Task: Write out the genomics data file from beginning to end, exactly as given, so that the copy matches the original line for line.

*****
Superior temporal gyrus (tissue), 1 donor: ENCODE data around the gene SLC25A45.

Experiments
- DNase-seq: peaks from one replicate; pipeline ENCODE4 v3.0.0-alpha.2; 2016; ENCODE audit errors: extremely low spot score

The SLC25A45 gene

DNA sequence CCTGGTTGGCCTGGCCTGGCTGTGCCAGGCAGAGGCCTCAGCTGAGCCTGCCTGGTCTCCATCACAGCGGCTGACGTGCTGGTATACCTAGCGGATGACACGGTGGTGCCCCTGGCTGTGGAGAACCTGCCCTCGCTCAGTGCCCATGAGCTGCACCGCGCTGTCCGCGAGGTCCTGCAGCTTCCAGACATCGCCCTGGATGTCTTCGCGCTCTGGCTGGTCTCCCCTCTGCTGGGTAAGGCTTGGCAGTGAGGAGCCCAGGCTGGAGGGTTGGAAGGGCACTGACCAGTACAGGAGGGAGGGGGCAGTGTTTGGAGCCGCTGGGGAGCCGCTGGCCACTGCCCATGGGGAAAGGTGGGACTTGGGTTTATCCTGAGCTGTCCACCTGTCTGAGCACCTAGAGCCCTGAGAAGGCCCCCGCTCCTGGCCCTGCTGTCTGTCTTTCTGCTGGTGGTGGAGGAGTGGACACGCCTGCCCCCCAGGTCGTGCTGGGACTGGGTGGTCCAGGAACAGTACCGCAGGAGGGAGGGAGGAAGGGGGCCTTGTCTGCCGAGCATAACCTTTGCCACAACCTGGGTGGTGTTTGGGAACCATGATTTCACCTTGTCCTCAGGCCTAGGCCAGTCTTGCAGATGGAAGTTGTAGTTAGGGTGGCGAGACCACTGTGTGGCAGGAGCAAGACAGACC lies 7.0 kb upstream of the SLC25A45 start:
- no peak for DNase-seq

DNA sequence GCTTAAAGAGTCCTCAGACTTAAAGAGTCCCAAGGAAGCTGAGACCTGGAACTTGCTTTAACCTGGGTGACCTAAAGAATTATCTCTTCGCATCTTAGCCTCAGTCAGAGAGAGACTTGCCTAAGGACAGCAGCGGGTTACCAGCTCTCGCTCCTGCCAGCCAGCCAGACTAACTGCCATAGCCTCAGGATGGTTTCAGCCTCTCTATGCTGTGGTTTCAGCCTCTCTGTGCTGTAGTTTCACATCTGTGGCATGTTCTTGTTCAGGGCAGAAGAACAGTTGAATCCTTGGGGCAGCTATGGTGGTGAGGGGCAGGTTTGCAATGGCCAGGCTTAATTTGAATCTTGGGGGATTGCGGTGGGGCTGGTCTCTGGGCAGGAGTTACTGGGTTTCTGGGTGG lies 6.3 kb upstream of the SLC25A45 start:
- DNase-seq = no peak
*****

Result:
Superior temporal gyrus (tissue), 1 donor: ENCODE data around the gene SLC25A45.

Experiments
- DNase-seq: peaks from one replicate; pipeline ENCODE4 v3.0.0-alpha.2; 2016; ENCODE audit errors: extremely low spot score

The SLC25A45 gene

DNA sequence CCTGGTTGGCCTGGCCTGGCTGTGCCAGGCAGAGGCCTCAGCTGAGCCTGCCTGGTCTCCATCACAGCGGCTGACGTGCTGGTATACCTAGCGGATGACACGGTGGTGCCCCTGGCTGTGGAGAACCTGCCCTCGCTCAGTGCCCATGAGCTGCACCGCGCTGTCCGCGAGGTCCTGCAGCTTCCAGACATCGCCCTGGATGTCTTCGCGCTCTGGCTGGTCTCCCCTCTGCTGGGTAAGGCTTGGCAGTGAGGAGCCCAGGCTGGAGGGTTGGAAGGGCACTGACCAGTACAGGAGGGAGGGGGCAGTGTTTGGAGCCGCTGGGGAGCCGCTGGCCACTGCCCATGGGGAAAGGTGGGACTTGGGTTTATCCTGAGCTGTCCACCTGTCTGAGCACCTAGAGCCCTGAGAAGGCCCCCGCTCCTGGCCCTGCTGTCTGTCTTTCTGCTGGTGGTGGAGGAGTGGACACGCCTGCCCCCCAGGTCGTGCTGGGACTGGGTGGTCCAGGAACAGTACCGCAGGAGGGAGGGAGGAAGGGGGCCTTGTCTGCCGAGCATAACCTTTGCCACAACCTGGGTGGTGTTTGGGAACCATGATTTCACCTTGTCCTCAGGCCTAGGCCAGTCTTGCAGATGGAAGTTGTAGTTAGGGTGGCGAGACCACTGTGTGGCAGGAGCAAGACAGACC lies 7.0 kb upstream of the SLC25A45 start:
- no peak for DNase-seq

DNA sequence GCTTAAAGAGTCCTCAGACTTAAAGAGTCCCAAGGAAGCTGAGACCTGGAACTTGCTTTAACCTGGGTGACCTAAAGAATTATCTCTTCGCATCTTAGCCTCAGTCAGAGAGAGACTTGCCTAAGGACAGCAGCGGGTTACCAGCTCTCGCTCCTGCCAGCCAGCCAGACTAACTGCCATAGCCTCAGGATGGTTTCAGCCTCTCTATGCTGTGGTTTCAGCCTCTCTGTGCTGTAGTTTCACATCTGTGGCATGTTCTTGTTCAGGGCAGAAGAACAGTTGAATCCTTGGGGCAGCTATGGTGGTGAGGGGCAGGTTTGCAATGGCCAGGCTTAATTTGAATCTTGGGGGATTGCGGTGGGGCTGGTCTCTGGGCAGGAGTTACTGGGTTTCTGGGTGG lies 6.3 kb upstream of the SLC25A45 start:
- DNase-seq = no peak